Soldiers are likely to perform missions
in harsh conditions such as cold or wet environments that can lead to injuries. Environmental
and personal factors may cause cold stress, or excessive heat loss in parts
or throughout the entire body, even in warmer climates. Cold stress-related injuries include hypothermia, freezing injuries like frostbite,
nonfreezing injuries from wet exposure, like chilblains and trench foot. Other cold-weather injuries include: dehydration, snow-blindness and sunburn, carbon monoxide poisoning from improperly vented heaters. sprains, strains, and
fractures from falling on ice. Cold injuries appear to be higher among
women, African Americans, enlisted Service members,
and personnel under 20 years old. The following pre-existing conditions will increase risk of a cold injury: a prior cold injury, certain medical conditions like anemia or
Raynaud’s syndrome, and medications, such as antidepressants. To avoid injuries, protect yourself with proper clothing and stay as dry and warm as possible. You can do this by wearing multiple
layers of loose clothing. Loose clothing increases insulation and reduces heat loss.
Be prepared to add or remove layers according to the conditions
and your activity level. Change your clothing, socks, gloves, or boots if they become wet –
this includes any sweaty items. Use gloves when handling equipment, metal
objects, or liquids and avoid wearing steel-toed boots in freezing conditions.
Remember COLD. C-O-L-D. Keep it CLEAN Avoid OVERHEATING
Wear LOOSE LAYERS Keep clothing DRY. COLD. Snow blindness
and sunburn are caused by the reflection of the sun’s UV rays from snow and ice.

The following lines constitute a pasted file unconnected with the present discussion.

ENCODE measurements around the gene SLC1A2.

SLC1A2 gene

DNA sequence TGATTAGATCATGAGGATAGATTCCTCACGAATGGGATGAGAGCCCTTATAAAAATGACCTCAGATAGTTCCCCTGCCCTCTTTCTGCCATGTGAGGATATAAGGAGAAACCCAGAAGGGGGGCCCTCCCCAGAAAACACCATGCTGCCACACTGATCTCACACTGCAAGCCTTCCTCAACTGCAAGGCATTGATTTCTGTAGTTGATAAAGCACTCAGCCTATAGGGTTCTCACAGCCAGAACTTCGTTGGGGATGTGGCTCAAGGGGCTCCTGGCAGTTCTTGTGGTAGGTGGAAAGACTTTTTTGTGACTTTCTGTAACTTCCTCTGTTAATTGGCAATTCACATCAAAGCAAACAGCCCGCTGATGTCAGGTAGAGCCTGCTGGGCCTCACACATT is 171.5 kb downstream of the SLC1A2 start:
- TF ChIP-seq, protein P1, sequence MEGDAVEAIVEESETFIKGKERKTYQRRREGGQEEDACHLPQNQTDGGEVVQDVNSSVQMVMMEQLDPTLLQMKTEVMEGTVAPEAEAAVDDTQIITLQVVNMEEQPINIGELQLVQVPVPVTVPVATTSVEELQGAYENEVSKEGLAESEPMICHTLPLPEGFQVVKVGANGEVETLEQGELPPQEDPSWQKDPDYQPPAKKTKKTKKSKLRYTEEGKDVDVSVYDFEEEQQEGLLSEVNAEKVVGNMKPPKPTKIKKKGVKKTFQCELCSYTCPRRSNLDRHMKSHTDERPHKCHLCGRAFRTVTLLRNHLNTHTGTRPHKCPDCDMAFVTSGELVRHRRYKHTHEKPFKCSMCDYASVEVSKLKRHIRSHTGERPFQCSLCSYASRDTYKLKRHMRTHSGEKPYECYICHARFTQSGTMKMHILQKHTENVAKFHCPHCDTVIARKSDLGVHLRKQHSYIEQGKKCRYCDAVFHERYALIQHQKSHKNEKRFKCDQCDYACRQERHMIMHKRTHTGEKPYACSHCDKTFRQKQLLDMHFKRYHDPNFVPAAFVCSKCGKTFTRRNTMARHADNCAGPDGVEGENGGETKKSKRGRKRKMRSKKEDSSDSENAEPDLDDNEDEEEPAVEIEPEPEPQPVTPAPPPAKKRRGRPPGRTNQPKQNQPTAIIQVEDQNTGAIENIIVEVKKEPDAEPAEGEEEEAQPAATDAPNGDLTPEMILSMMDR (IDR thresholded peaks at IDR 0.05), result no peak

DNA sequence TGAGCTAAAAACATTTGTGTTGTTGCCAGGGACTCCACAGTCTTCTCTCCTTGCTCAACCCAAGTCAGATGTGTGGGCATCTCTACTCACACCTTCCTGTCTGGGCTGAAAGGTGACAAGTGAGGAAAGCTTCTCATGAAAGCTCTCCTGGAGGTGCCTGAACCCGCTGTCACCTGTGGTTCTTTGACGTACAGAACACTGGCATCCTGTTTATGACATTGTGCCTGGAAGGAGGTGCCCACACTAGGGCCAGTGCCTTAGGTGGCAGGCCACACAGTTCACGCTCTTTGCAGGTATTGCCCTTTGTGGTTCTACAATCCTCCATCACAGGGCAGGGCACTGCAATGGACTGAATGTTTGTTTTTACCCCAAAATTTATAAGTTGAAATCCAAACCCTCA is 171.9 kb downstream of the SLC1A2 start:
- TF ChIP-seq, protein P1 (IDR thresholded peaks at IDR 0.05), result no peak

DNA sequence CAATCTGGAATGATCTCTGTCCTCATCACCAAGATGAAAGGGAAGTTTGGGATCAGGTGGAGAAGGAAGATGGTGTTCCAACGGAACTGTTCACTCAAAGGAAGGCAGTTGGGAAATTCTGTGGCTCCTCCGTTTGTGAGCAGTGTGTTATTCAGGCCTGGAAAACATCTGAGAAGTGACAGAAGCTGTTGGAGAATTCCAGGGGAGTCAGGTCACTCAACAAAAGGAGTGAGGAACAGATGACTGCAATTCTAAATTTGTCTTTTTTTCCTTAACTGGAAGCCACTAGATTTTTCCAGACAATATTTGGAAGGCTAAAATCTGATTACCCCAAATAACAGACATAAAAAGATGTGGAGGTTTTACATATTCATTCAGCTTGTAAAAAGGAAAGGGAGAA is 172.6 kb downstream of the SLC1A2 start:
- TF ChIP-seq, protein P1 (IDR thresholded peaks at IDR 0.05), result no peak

These conditions are painful, so don’t wait until you
experience discomfort to take action. Protect your eyes and skin. Wear
UV-protective glasses, lip balm, and sunscreen with SPF 30 or higher.
Proper nutrition and hydration are important in cold climates. Increase calorie consumption when operating in cold weather. Lack of nutrients can cause low blood sugar which impairs shivering – a primary heat-making mechanism in cold conditions.
Hydration also affects the body’s ability to maintain thermal balance.
Drink more fluids, even if you don’t feel thirsty. Water, juice and sports drinks can all help to rehydrate. Warm liquids such as tea and coffee
can also help warm the body. Never eat snow or ice.
Monitor urine color and volume. Lightly colored urine indicates optimal hydration.
Avoid alcohol and tobacco. Alcohol causes the blood vessels to dilate, which increases heat loss. The nicotine in tobacco products constricts the blood vessels and reduces blood
flow to the skin increasing the risk of frostbite. Winter weather can be unpredictable,
so monitor the weather forecast, wind speed, air temperature, wetness, and
the wind chill index to determine the significance of cold exposure. Snow and ice increase
the risk of slip and fall injuries. Consider wearing anti-slip shoes, but use caution when removing them indoors.
Check your surroundings for other cold weather hazards such as carbon
dioxide from poorly ventilated stoves or heaters. Know the risk factors to protect yourself from becoming a cold injury-casualty. Dressing
properly and maintaining your hydration are the first steps to staying safe
in cold conditions. Always look after your battle buddy and ensure that these safety standards are met. For more information on cold weather injuries, check out the additional resources available on the APHC website.